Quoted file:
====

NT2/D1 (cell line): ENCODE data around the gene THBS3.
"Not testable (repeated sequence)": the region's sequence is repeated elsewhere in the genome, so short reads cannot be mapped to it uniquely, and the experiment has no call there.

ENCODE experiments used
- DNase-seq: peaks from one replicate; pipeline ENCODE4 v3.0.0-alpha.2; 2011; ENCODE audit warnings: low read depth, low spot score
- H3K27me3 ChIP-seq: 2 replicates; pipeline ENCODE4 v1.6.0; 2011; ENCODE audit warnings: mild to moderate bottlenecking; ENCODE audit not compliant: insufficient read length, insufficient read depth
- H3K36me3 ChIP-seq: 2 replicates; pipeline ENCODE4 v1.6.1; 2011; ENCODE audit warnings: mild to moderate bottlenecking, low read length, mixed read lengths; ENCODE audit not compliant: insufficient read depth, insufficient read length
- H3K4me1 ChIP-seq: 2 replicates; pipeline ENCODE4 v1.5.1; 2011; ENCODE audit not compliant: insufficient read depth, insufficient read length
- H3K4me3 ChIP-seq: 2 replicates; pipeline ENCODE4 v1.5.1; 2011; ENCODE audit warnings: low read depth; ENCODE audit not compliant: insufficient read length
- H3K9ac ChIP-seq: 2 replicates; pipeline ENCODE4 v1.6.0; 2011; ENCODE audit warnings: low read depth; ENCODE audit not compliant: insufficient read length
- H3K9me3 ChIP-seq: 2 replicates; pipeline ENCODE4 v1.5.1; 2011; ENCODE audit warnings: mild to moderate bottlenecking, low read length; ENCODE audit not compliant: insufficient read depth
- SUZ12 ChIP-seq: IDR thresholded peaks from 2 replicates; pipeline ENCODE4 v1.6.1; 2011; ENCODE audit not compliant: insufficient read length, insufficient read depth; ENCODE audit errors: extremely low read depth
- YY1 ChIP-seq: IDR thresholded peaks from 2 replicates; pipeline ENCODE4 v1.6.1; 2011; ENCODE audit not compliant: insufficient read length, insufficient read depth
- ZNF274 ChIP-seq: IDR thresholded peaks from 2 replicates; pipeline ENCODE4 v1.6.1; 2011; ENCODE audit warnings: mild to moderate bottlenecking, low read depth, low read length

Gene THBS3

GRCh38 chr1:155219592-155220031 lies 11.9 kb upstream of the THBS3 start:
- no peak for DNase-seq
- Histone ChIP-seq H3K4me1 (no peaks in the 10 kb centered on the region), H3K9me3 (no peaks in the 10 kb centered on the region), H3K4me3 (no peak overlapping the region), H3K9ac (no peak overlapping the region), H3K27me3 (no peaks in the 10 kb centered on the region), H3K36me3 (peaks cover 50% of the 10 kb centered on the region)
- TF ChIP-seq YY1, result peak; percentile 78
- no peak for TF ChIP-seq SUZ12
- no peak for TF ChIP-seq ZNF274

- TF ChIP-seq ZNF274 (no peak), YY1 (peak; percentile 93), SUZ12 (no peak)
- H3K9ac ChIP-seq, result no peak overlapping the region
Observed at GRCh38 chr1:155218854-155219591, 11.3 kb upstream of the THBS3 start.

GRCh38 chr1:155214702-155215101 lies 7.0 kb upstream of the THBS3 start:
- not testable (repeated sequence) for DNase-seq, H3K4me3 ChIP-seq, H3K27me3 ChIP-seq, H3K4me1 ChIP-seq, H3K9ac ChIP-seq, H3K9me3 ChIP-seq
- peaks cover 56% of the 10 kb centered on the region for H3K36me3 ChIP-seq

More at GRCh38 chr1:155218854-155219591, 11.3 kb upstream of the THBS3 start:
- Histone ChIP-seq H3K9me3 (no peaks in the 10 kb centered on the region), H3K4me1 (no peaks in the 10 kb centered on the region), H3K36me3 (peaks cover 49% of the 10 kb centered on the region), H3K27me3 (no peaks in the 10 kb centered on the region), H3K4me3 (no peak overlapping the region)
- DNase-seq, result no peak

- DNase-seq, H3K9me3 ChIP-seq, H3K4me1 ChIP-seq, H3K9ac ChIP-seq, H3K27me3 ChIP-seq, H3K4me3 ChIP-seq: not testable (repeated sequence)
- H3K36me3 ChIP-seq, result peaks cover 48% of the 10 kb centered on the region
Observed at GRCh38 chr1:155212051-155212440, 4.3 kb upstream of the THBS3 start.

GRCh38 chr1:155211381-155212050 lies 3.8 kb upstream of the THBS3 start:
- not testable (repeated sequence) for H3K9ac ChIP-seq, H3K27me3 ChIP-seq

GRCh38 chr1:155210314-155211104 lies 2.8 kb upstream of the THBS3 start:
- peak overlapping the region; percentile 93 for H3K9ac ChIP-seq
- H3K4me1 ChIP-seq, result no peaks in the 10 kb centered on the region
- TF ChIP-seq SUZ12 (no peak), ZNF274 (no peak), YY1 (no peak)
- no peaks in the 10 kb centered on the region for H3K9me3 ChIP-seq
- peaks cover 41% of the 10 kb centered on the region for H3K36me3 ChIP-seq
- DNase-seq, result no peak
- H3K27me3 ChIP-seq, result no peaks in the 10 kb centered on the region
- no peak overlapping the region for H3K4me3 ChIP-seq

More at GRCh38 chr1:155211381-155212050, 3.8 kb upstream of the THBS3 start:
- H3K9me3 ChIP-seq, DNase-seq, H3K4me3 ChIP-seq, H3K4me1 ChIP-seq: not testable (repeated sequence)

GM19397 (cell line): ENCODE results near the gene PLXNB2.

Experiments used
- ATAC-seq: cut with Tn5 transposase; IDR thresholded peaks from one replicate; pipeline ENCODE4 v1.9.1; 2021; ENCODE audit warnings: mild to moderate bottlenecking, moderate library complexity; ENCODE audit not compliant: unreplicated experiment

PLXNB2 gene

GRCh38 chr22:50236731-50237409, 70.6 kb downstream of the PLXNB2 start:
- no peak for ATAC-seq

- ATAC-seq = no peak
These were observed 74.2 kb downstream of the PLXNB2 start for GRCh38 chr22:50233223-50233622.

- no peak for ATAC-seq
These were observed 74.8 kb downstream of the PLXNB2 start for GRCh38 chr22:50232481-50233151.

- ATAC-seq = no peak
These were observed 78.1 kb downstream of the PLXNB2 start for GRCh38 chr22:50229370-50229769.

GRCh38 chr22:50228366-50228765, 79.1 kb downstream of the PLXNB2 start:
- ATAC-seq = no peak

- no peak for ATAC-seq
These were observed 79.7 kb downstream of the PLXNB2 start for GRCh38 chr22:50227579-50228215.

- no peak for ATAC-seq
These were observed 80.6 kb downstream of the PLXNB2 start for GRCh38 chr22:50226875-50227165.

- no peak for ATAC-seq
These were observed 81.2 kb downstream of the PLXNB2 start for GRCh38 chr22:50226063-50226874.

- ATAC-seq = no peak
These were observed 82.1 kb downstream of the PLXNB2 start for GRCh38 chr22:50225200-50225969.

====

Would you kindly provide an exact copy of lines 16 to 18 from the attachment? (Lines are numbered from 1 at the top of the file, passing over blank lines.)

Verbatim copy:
- no peak for DNase-seq
- Histone ChIP-seq H3K4me1 (no peaks in the 10 kb centered on the region), H3K9me3 (no peaks in the 10 kb centered on the region), H3K4me3 (no peak overlapping the region), H3K9ac (no peak overlapping the region), H3K27me3 (no peaks in the 10 kb centered on the region), H3K36me3 (peaks cover 50% of the 10 kb centered on the region)
- TF ChIP-seq YY1, result peak; percentile 78